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Halter Training and Showing
Showing alpacas can be one of the most enjoyable aspects of alpaca ownership. It does not need to be a stressful experience, and does not involve very much extra work. However, having a well trained alpaca in the show ring certainly helps!
 
There are many techniques that will work for halter training and no single technique will work best for every alpaca. There are also books and videos available by experienced alpaca trainers such as Cathy Spalding, Marty McGee Bennett, and John Mallon.
 
We begin training our cria at 3 or 4 months of age. It is important to desensitize cria at an early age by touching their legs, neck, and head. We will also have the cria wear a halter at least once or twice for a short period of time. Once we actually start the halter training, we find that the alpacas are a little more at ease if our back is towards them. By giving them a long lead and allowing them to follow along at their own pace at first, things usually go quite smoothly. It is important for the animal to realize that pulling on the lead, cushing or falling over, and jumping around are pointless. For really hard to train alpacas, we sometimes halter a well trained alpaca at the same time and walk the two together. The hard to train alpaca usually gives in pretty quickly. It is definitely easier however, to train a young 40 or 50lb alpaca than a one or two year old alpaca weighing over 100lbs! A well trained alpaca will stand quietly in the ring and be able to tolerate being touched by the judge. Plus, it will be easier to work with the alpaca when shearing, administering shots, and trimming toenails.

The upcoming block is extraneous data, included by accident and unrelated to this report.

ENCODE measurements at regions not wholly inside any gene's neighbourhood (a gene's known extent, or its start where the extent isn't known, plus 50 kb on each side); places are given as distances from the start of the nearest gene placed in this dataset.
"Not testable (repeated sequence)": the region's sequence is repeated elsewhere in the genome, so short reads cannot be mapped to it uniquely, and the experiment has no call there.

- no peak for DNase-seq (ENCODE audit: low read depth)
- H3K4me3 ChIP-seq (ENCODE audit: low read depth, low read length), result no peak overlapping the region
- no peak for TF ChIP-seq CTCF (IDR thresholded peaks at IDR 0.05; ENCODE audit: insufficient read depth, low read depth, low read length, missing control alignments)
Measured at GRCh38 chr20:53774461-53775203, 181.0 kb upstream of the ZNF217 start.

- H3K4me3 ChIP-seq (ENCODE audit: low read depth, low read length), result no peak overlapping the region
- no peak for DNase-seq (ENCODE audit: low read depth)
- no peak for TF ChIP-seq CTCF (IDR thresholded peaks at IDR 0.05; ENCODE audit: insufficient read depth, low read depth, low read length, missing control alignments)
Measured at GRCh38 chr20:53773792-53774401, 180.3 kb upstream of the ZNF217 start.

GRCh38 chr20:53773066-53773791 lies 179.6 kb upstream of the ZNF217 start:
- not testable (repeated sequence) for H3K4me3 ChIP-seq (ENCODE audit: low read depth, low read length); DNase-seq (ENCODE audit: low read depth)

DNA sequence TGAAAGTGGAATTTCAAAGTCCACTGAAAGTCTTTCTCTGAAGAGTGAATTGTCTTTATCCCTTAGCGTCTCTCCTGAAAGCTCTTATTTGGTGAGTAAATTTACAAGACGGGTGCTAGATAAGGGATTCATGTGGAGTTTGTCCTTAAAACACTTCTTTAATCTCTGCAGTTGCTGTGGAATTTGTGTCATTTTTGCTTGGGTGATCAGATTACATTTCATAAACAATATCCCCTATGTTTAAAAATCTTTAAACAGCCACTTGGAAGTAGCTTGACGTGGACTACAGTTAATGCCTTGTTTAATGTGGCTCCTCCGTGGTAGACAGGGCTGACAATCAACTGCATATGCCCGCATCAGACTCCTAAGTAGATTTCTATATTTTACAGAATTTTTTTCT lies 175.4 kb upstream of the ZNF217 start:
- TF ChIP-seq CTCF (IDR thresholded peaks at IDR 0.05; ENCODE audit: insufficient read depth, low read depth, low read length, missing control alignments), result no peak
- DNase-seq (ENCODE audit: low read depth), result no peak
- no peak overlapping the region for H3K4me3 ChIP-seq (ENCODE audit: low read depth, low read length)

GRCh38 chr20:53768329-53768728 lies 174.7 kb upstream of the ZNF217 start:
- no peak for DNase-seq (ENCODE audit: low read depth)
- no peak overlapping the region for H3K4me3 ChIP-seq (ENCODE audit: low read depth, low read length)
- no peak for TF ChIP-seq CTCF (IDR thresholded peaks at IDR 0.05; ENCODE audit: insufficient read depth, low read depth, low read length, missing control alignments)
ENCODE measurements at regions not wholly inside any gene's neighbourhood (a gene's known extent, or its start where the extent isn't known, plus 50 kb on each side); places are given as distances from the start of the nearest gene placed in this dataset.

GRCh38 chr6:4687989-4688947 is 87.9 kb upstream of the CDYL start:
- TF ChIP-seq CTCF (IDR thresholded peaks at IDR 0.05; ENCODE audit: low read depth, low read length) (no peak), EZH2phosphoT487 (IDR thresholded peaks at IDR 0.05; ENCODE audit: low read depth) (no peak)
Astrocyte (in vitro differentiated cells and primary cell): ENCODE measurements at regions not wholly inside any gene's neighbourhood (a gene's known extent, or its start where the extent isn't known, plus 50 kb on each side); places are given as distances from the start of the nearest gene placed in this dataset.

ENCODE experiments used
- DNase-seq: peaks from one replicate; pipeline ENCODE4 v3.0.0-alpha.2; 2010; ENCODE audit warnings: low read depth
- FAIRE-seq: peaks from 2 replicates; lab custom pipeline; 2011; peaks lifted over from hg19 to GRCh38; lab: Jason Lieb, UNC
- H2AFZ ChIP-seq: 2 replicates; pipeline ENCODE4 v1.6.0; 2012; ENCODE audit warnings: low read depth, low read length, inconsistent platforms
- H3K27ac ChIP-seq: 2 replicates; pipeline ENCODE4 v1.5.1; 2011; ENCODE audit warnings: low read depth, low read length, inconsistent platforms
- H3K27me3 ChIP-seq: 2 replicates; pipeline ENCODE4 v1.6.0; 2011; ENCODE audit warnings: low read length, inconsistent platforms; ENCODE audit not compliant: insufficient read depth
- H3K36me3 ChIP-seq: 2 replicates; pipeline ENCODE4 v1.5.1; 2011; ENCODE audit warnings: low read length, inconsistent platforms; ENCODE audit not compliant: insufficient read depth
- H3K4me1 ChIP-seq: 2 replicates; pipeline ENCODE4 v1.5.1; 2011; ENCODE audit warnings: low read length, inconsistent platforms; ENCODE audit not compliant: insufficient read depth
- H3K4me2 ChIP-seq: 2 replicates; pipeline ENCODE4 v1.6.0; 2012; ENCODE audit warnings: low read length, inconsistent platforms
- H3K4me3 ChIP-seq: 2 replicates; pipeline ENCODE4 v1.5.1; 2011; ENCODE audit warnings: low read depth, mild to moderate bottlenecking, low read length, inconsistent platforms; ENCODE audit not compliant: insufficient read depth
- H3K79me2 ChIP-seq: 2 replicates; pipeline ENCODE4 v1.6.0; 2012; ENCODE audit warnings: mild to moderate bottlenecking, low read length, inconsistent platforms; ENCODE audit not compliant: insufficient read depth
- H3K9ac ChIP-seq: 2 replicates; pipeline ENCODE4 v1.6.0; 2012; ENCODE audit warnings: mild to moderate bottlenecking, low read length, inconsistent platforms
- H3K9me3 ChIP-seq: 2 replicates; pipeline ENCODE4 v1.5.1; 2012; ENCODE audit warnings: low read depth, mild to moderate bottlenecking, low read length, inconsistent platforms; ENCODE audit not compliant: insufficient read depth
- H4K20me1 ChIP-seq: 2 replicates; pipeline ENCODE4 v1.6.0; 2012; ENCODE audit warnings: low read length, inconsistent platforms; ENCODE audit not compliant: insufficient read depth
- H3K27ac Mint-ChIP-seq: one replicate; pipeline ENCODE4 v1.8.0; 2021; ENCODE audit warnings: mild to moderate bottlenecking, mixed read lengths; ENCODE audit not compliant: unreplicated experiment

Grooming an alpaca for the show ring involves very little work. Brushing or washing is generally not recommended. Most alpacas will however, have vegetable matter in their fleece which may be removed simply by hand-picking. Some breeders will do some clipping or trimming but it is important to note that clipping will not change the character of the fleece of a lesser quality alpaca to a top quality alpaca but could possibly change the fleece of a top quality alpaca into that of lesser quality by destroying the architecture of the fleece. Also, medullated fibre will remain visible to the judge even if trimmed. Cleaning up (trimming) the alpaca’s tail and topknot is something we always do a week or so before the show as well as making sure the toenails are trimmed as required.

 
   

Prior to the start of the first class of a show, there is always an exhibitor’s meeting where the judge will explain how the judging is going to be done and how he/she wants the animals brought into the ring. The pattern is usually very simple and there will always by someone in the ring to guide you. Conformation is usually judged first followed by fibre. In most shows, conformation is worth 50% of the total scoer and fibre is worth 50% or the total score. You must be at ringside with your alpaca when the class is announced. Handlers must wear black pants (jeans) or skirt, a white shirt, and closed toe shoes. One must be able to show the judge the alpaca’s bite and allow the judge to inspect the alpaca while the alpaca stands still. Although points are not lost for an unruly alpaca, it makes it harder for the judge to get a god look at the animal. Handlers should always be respectful towards judges and once the winners are chosen, it is important to be a gracious winner or loser. Each show is simply one judge’s opinion on that specific day against those particular alpacas.

 
     
Last Updated ( Friday, 04 July 2008 06:53 )